UPMPulp
Story | 03/08/2021 08:11:42

Dare to take on challenges

Leading pulp R&D in UPM’s Asia Pacific team, Rachel Wang continually ensures professional growth by taking on new challenges.

13 years after joining UPM in China, Rachel Wang, Senior Researcher at the company’s Asia Pacific (APAC) Research and Development Centre, still feels the same strong excitement and enthusiasm towards her work that she did at the beginning of her career.

“I always feel happy at work, because there are always new challenges to tackle, making me motivated every day before going to work,” Wang says.

She began working at UPM’s Research and Development Centre in Changshu, China in 2007, immediately upon completion of her master’s studies in papermaking and has continued to move up the career ladder in a number of roles ever since.

Following several years of providing technical support to UPM’s paper mill and label factory in Changshu, Wang was promoted to Laboratory Supervisor, which involved overseeing logistics, increase general competence and staff training. In 2013, when the Pulp Research Team was founded, Wang’s supervisor recommended that she apply for the researcher position due to her relevant experience, excellent performance and expertise.

“Switching to a new position can be daunting to some people, but I see the move as recognition of my capabilities. That’s why I immediately accepted the new role and have never regretted the choice. I love my current position so much that I can’t believe seven years have passed,” she chuckles.

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Wang is in charge of pulp R&D at UPM’s APAC team. Photo credit – UPM/Rachel Wang

Troubleshooting for customers and industries

Currently leading pulp R&D in UPM’s APAC team, Wang says her responsibilities largely consist of providing the APAC customer service team with technical support and working with customers to solve pulp-related production issues. “Sometimes, our customers’ questions are related to their final products or the use of our pulps. That’s when my team steps in, alongside the APAC Pulp technical support team, to offer solutions, investigations and explanations backed by comprehensive lab analysis and studies,” she explains.

The troubleshooting process can be challenging yet rewarding. “Once, we spent a whole month identifying the cause of an impurity in a customer’s products. We went through all the manufacturing steps and studied various possibilities. I was thrilled when we finally found out the root cause,” Wang recalls. “Although the issue had nothing to do with our pulp products, I felt a great sense of fulfilment from helping our customer solve the puzzle.”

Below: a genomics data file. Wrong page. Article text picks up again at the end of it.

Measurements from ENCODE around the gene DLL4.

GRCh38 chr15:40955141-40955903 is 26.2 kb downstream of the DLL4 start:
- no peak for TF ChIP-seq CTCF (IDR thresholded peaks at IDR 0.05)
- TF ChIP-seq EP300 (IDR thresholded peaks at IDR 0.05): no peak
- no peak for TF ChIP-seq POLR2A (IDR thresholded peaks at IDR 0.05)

On top of technical issue analysis for the pulp and paper industries, Wang is also in charge of developing new paper materials for different industries. As governments around the world increasingly emphasise the need to replace plastics with environmentally friendly alternatives like paper and other biomasses, Wang believes her research work is contributing to and can potentially lead the green revolution across many industries.

“It’s very exciting to know that my work can have a positive impact on society and the environment, which urges me to keep improving my skills,” she adds.

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UPM offers equal opportunities to thrive in the workplace. Photo credit – UPM/Rachel Wang

Looking beyond gender

Besides her own efforts, Wang attributes her fast and smooth career growth to UPM’s open and empowering work environment. “I’ve enjoyed great freedom to propose and implement my ideas since day one, with the support of clear guidance and sufficient resources. This has definitely helped me gain rich experience while quickly expanding my skills,” she notes.

Wang thinks the company’s focus on employee empowerment is also a reason why she is never confronted with gender inequality in the workplace. “Having always been given enough and equal opportunities to thrive, I probably only notice the gender difference when there are heavy things to carry,” she says with a laugh.

Nevertheless, Wang is aware that her experience as a female researcher is not common in China, where only 30% of scientists are women and female professionals are often blocked from achieving higher career goals due to pregnancy and social bias. “I’ve heard stories like women around 30 having difficulty finding a job because employers worry that they might get pregnant soon after starting the position,” she states.

As a mother of two, she highly appreciates her colleagues’ help during her maternity leave. “Thanks to the great teamwork, I was able to be immediately back on track after returning from the break.”

Wang believes true equality can only happen when competence is valued over gender, which is also a rule that she follows as a team leader. When assigning a task, she always focuses on each candidate’s capabilities.

On a personal level, Wang encourages younger female colleagues to take on challenges at work without being limited by their gender. “The more you challenge yourself, the more skills you will learn. All these efforts will at some point help you seize the best opportunity to move further,” she concludes.

 

Text: Letitia Lin